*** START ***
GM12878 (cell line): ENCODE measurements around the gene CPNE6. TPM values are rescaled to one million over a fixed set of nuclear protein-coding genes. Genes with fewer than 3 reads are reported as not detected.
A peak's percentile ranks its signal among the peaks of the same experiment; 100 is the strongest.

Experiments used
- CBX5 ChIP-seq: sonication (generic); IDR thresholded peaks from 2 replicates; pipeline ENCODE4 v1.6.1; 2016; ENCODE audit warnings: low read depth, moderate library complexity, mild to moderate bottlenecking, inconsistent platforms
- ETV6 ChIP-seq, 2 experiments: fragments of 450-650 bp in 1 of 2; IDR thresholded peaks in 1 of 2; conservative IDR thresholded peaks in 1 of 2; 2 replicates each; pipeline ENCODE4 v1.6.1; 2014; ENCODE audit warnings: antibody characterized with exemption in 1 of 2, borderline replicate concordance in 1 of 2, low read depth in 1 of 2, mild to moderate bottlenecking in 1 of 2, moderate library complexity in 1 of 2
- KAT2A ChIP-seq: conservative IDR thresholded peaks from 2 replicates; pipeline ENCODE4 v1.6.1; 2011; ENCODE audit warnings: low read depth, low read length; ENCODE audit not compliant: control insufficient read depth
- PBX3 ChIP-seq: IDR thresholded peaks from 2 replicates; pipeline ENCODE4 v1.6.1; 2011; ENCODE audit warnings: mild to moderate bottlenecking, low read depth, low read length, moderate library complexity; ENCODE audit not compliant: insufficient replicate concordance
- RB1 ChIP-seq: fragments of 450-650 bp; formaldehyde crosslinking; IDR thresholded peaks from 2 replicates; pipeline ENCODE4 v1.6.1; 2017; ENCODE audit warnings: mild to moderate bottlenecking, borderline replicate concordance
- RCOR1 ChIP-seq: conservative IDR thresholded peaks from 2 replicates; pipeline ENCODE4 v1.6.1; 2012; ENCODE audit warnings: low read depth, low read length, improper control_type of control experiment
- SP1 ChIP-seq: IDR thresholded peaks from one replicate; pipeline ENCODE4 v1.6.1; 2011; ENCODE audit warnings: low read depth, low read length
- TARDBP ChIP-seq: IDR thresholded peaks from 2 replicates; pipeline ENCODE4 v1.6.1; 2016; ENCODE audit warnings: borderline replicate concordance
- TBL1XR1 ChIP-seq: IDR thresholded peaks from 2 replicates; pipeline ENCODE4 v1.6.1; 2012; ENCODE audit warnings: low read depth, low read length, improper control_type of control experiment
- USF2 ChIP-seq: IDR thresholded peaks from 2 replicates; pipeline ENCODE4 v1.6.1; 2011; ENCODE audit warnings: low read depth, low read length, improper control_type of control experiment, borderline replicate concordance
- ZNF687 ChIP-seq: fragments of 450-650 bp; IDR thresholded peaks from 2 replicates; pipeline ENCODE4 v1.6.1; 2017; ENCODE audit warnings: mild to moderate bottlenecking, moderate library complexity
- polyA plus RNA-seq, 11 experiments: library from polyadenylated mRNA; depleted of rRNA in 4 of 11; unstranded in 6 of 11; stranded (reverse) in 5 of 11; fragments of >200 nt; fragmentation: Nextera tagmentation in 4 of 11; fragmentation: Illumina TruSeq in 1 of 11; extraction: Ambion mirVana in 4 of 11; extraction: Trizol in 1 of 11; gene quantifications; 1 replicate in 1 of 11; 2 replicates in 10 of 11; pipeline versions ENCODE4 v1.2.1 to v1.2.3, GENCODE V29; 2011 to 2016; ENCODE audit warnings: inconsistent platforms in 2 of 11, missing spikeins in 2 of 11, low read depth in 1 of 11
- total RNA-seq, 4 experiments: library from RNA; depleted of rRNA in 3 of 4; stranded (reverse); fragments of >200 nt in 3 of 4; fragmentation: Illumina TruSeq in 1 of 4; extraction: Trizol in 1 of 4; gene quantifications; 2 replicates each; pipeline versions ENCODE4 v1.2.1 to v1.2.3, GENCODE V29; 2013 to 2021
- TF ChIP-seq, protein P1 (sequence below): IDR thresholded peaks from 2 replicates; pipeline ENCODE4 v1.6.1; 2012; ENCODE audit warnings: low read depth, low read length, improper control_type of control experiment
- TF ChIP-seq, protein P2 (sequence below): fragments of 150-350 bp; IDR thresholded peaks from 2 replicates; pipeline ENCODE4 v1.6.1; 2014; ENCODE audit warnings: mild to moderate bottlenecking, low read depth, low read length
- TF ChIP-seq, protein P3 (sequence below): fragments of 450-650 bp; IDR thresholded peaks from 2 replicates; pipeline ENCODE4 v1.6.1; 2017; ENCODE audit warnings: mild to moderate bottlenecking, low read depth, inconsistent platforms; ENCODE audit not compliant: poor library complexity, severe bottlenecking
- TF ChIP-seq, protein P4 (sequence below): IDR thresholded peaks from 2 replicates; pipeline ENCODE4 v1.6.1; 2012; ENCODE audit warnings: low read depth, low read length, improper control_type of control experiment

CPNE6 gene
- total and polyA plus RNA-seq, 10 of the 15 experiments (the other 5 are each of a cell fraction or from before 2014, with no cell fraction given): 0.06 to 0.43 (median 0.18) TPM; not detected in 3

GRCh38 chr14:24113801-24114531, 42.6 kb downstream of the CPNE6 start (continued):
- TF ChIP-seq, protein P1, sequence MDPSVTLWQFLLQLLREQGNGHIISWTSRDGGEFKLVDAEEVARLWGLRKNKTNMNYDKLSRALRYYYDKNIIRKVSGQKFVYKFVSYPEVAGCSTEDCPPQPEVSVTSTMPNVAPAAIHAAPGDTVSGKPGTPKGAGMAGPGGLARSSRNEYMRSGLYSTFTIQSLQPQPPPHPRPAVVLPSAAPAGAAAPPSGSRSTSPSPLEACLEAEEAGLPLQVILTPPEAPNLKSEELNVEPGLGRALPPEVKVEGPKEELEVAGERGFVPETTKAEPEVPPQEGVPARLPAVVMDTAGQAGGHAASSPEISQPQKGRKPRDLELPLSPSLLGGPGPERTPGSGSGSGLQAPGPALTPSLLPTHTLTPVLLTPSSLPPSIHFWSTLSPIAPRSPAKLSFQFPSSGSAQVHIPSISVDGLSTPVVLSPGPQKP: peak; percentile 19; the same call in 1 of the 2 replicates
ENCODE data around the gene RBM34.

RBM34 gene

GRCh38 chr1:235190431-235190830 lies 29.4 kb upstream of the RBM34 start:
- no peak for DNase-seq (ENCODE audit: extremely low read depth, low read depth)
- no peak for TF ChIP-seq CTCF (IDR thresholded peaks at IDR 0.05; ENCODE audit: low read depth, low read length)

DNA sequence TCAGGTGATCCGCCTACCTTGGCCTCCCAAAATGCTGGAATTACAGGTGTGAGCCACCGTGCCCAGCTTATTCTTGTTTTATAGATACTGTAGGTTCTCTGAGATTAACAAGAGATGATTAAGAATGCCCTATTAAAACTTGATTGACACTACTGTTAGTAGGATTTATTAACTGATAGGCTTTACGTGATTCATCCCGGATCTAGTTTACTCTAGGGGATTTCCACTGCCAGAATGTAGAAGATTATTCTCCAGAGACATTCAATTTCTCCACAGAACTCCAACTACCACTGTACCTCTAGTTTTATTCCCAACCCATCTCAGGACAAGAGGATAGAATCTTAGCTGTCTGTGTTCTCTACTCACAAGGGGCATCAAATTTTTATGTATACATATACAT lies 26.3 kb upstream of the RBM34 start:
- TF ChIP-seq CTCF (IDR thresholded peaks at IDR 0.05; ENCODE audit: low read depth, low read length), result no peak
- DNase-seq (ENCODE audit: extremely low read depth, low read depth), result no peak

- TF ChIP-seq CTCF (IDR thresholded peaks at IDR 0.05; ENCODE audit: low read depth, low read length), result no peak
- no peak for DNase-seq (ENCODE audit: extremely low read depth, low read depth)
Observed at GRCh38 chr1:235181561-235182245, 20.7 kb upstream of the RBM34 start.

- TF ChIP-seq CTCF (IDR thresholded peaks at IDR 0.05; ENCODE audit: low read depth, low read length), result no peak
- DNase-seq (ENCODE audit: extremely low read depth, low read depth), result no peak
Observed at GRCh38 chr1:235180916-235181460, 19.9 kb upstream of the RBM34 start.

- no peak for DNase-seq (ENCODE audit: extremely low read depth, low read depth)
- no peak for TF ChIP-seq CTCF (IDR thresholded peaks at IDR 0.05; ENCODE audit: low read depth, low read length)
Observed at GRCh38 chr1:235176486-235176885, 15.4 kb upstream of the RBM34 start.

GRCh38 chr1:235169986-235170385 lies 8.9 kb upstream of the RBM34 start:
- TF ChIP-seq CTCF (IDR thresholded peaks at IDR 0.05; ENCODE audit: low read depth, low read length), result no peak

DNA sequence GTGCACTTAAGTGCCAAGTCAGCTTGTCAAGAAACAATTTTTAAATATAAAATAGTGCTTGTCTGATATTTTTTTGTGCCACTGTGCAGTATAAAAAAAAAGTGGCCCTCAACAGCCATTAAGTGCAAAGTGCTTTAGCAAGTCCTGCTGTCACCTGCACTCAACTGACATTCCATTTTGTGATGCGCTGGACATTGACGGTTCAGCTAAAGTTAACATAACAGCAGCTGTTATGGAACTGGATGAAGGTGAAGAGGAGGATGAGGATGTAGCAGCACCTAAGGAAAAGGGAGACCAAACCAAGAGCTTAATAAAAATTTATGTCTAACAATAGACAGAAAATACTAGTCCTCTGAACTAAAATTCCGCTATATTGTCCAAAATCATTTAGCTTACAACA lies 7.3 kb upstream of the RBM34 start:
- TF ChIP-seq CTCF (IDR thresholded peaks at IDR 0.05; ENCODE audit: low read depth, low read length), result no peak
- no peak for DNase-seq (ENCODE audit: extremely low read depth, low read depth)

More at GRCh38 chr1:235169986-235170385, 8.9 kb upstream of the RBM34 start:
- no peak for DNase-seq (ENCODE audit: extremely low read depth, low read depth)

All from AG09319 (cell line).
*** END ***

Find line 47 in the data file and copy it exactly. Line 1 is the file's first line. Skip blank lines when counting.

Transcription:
More at GRCh38 chr1:235169986-235170385, 8.9 kb upstream of the RBM34 start: